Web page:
However, if it is the intention of this committee and the government to allow the GCSB to engage in these activities, which we certainly hope it isn’t, they should be properly codified and defined in the law with appropriate limits and controls, rather than being left to be read between the lines.
Finally we wish to make a brief submission on oversight.
Civil liberties recognises that our freedoms and rights may need to be intruded on in certain circumstances. At the same time we believe that these intrusions must be done as openly as possible and with suitable oversight. We also believe we have a right to know what form those intrusions take.
The GCSB has highly intrusive powers that are exercised in secret. This secrecy means that these powers are open to abuse in a way that doesn’t apply to most other government agencies and we’ve already seen that the GCSB struggles to obey the law meant to limit its behaviour.
Currently operational oversight consists of the Minister (typically the Prime Minister who we can expect to be generally very busy) and their direct appointee, the Inspector General of Intelligence.
The new regime suggested in this bill is that operational oversight will consist of the Minister and the Inspector General of Intelligence. In other words, except for slight tweaking around the powers and appointment of the Inspector General, nothing has changed.
We do not find this reiteration of a failed model to be an acceptable level of openness and oversight. We need an expanded and significantly better system of operational oversight that doesn’t rely on one politician and their direct appointees, ideally one with some involvement of the judiciary and possibly civil society. This bill does not provide it.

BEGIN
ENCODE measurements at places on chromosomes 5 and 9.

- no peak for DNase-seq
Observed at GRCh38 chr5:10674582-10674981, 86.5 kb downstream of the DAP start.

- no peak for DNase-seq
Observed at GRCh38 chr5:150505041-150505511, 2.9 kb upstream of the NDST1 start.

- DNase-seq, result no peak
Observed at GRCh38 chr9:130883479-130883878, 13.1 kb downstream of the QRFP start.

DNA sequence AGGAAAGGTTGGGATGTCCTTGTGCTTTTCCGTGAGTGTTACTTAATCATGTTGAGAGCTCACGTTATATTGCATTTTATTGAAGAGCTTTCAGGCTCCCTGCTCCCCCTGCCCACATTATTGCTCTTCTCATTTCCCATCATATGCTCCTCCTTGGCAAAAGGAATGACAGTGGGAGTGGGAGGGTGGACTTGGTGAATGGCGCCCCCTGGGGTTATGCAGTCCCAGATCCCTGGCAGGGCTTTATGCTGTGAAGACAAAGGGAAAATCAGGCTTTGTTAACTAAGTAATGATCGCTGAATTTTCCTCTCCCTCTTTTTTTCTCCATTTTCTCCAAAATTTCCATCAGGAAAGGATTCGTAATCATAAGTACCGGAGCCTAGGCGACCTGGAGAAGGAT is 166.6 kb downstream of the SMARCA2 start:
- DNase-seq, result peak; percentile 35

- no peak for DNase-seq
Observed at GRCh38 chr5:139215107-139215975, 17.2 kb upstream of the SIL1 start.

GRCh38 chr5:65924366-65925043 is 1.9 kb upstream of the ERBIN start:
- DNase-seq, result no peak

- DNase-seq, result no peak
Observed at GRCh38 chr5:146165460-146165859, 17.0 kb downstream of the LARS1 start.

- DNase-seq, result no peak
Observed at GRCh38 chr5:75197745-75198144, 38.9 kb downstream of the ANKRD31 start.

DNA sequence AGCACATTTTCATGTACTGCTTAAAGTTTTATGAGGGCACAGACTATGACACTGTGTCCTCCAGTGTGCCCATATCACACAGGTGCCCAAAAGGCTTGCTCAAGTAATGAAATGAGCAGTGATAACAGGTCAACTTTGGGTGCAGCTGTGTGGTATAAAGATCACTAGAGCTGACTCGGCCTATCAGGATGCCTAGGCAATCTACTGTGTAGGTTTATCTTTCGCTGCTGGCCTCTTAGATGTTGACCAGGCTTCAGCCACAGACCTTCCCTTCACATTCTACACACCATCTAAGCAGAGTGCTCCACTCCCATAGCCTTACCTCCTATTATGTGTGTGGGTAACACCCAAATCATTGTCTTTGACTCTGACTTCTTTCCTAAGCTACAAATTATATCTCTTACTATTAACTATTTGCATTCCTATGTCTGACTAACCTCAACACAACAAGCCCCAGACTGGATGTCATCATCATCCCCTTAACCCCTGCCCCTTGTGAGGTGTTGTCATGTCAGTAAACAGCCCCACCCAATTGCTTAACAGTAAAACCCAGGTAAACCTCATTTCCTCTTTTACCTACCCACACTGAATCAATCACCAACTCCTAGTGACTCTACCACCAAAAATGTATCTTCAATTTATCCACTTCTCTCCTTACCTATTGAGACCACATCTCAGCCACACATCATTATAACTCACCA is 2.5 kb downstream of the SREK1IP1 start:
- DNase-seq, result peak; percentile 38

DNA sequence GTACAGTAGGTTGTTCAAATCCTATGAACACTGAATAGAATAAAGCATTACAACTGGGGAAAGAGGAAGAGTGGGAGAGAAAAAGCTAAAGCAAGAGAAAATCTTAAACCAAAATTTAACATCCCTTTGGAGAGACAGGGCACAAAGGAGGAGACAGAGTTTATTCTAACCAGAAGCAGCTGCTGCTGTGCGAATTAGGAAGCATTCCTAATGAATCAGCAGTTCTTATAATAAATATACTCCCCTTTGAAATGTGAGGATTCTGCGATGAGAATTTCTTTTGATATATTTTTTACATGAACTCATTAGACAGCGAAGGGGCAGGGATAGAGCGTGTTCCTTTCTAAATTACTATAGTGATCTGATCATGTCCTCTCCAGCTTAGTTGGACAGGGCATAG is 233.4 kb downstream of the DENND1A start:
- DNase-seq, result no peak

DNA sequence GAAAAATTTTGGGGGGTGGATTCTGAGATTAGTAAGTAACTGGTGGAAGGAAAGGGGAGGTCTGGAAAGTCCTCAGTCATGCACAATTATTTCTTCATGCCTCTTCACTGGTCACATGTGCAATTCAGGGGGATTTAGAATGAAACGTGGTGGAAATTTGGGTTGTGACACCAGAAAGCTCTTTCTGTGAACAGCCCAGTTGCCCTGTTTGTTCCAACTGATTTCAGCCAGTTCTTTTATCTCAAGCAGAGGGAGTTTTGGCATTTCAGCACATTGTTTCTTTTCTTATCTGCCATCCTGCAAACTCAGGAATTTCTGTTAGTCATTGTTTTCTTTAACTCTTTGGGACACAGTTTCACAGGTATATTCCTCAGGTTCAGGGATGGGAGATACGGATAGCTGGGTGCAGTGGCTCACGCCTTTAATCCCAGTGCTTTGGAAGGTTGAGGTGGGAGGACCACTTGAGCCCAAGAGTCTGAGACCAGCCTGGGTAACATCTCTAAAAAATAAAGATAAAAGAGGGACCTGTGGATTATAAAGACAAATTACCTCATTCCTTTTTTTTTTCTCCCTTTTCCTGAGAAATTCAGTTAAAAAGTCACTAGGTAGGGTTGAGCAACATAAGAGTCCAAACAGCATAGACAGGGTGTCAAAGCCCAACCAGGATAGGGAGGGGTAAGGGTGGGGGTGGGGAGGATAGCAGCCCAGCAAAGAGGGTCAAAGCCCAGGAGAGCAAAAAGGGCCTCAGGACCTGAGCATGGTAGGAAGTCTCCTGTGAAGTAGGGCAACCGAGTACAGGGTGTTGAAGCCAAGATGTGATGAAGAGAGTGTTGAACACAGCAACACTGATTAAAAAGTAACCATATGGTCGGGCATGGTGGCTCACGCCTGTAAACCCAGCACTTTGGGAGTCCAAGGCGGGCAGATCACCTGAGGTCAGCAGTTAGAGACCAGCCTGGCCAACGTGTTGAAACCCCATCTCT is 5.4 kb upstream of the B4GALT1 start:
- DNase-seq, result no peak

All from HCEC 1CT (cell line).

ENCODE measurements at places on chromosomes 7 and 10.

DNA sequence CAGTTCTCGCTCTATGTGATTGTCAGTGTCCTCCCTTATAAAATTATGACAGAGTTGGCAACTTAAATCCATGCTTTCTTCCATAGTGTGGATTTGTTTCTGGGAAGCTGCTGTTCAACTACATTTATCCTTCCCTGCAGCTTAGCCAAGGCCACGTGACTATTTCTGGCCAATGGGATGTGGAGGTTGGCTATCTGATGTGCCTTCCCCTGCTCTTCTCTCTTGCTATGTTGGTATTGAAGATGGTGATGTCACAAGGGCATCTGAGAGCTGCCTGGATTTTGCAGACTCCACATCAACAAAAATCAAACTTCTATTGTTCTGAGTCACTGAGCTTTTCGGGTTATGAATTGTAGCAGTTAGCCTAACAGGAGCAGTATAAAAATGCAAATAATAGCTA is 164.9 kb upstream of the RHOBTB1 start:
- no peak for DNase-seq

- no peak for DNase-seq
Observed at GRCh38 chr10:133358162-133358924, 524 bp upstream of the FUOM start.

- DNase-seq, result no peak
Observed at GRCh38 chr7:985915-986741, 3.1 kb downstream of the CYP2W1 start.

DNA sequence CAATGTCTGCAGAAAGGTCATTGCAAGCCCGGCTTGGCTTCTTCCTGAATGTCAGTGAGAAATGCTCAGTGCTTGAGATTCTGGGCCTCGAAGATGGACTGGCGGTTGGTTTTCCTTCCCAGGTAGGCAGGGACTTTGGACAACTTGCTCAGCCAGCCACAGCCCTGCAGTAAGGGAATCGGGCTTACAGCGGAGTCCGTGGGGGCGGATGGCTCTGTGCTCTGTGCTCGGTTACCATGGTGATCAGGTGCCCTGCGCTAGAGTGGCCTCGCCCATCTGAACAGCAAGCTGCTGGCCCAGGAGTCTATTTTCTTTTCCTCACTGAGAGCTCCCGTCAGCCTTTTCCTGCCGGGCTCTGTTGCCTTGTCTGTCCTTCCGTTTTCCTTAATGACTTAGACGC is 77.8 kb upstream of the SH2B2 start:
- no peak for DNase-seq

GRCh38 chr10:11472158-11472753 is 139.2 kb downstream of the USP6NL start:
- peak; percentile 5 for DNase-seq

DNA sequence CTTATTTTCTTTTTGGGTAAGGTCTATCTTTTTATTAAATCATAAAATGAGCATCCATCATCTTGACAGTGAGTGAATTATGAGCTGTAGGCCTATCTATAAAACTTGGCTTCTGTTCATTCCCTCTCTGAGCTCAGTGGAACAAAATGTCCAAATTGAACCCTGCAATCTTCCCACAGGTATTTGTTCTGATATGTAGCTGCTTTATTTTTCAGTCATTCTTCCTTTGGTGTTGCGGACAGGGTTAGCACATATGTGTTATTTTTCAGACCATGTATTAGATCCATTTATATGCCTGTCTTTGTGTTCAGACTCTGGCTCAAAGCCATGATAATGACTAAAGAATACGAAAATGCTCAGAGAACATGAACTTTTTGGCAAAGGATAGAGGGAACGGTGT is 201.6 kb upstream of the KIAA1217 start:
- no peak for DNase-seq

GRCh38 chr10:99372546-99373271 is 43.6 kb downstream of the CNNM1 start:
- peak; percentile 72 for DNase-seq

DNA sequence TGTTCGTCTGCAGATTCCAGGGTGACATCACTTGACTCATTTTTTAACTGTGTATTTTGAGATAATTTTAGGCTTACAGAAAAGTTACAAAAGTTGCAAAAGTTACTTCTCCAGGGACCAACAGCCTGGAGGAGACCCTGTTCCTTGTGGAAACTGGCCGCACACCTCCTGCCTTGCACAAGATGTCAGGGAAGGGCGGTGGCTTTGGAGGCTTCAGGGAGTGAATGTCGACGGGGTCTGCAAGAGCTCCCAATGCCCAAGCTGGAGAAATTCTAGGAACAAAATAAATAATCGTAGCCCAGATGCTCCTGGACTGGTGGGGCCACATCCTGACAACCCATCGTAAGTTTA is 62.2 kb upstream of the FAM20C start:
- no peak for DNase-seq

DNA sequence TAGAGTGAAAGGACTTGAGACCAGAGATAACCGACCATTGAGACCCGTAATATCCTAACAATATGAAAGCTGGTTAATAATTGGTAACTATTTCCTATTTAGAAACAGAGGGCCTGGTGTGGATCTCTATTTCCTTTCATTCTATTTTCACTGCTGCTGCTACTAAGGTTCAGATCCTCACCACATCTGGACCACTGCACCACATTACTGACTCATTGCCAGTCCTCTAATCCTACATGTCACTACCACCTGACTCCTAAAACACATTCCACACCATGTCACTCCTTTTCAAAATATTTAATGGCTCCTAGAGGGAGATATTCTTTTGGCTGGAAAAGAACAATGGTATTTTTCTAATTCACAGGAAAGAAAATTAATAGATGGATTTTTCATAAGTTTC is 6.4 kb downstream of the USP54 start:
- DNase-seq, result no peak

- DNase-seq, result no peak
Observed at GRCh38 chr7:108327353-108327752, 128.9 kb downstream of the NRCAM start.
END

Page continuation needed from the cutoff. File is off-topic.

In conclusion, while we have made some suggestions for how this bill can be improved, we think that this will not go far enough.
We see the powers being given to the GCSB as being more of a threat to the security of New Zealanders than the perceived problems that these powers are meant to fix.
Some may argue that we are being naive and that we would change our minds if we could see what horrors our intelligence services protect us from. We would argue that in New Zealand we’re lucky that we don’t have to be scared all the time, and we don’t want to be railroaded by politicians naive enough to believe the self-serving scare stories told to them by the bureaucrats in the intelligence agencies.
We ask the committee to reject this bill, we believe that New Zealand needs a full enquiry into what we want our intelligence agencies to do and the powers that we need to give them.